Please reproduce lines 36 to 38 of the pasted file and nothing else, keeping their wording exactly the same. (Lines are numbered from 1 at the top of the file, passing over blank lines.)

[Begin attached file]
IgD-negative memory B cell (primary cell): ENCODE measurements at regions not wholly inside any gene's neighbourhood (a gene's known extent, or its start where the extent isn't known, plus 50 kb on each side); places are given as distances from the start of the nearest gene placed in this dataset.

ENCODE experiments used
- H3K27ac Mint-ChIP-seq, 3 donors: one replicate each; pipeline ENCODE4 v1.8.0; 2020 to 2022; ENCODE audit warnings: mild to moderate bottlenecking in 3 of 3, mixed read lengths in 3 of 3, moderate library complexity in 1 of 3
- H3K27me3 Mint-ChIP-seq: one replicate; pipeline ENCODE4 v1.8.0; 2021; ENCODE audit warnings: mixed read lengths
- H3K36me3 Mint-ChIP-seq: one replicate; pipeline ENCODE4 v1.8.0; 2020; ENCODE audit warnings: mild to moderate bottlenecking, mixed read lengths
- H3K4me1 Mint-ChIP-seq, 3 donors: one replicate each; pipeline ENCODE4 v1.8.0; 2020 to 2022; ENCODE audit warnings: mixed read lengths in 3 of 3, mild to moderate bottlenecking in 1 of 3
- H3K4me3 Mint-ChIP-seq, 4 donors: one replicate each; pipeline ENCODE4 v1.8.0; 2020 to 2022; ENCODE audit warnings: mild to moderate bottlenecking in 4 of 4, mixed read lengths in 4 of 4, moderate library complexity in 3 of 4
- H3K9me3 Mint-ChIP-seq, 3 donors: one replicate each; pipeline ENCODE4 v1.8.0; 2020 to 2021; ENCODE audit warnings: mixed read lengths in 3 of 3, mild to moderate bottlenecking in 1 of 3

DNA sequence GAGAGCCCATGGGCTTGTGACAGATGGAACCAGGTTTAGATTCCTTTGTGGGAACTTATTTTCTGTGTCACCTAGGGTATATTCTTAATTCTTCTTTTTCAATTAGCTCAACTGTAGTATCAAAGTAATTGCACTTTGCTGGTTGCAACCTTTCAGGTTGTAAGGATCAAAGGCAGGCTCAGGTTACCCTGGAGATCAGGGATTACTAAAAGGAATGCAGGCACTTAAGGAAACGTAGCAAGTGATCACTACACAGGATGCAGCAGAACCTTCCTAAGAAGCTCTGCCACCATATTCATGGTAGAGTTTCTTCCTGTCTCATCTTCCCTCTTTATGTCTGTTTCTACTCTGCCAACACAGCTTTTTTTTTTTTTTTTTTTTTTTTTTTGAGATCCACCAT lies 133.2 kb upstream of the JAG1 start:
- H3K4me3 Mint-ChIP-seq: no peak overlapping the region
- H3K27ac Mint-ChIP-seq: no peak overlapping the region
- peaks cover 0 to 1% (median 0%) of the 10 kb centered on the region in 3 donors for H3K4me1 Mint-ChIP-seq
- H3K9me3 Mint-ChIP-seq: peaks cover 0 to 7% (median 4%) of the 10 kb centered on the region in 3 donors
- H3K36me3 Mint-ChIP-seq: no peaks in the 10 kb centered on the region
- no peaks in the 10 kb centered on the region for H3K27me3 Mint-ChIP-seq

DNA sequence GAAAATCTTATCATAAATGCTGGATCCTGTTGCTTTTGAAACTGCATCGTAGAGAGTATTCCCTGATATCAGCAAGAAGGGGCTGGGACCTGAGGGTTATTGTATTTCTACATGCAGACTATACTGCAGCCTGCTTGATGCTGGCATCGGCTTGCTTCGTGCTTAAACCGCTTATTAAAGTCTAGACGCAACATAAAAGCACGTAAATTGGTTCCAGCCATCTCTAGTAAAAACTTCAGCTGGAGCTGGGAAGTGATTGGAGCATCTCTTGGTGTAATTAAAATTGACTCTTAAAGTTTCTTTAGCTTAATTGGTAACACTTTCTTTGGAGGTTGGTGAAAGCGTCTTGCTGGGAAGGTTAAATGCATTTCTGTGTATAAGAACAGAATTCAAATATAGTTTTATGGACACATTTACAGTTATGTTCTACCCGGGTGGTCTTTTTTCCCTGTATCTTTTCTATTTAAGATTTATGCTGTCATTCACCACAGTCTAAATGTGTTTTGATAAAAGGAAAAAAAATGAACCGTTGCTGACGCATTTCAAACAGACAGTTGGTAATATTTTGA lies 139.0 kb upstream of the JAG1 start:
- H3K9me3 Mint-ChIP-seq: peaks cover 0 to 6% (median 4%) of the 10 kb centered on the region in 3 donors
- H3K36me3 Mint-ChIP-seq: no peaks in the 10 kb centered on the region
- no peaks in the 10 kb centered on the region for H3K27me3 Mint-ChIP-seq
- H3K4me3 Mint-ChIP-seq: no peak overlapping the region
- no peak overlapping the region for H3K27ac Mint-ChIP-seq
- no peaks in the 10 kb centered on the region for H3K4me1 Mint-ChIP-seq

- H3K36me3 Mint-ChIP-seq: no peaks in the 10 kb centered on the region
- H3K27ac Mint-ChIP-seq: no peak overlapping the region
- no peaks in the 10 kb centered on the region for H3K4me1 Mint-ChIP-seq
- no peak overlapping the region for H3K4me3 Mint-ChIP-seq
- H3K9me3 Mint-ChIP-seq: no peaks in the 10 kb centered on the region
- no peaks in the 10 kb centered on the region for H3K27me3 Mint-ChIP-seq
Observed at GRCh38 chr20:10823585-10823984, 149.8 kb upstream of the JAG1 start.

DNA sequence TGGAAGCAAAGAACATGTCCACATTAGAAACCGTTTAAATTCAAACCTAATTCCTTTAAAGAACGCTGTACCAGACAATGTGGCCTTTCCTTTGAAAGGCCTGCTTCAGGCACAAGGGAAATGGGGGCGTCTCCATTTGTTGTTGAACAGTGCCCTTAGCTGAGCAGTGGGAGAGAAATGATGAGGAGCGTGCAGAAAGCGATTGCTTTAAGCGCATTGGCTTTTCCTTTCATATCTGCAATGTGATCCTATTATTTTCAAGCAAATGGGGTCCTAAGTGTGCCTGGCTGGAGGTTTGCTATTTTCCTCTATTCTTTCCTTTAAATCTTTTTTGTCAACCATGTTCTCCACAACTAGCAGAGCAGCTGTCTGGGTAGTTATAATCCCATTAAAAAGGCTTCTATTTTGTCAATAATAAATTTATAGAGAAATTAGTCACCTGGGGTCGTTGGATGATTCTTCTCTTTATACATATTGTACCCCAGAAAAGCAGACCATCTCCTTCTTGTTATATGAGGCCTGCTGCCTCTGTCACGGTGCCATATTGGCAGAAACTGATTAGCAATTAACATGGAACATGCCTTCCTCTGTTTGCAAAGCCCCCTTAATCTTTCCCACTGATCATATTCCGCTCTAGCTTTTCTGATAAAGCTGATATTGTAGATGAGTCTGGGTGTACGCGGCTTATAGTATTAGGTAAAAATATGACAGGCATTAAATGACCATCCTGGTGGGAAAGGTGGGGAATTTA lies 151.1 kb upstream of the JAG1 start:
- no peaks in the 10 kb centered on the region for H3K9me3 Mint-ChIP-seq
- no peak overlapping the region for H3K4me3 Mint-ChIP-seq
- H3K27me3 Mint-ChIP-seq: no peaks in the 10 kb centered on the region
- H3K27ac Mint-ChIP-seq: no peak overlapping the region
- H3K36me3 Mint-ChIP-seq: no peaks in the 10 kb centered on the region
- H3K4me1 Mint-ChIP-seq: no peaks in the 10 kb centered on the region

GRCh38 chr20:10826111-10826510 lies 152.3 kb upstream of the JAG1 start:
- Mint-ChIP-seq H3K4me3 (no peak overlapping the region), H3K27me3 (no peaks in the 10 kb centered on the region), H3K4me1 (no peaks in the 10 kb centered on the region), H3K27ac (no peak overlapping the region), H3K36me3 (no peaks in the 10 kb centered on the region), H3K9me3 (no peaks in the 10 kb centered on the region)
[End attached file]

- H3K4me1 Mint-ChIP-seq: no peaks in the 10 kb centered on the region

GRCh38 chr20:10826111-10826510 lies 152.3 kb upstream of the JAG1 start:
- Mint-ChIP-seq H3K4me3 (no peak overlapping the region), H3K27me3 (no peaks in the 10 kb centered on the region), H3K4me1 (no peaks in the 10 kb centered on the region), H3K27ac (no peak overlapping the region), H3K36me3 (no peaks in the 10 kb centered on the region), H3K9me3 (no peaks in the 10 kb centered on the region)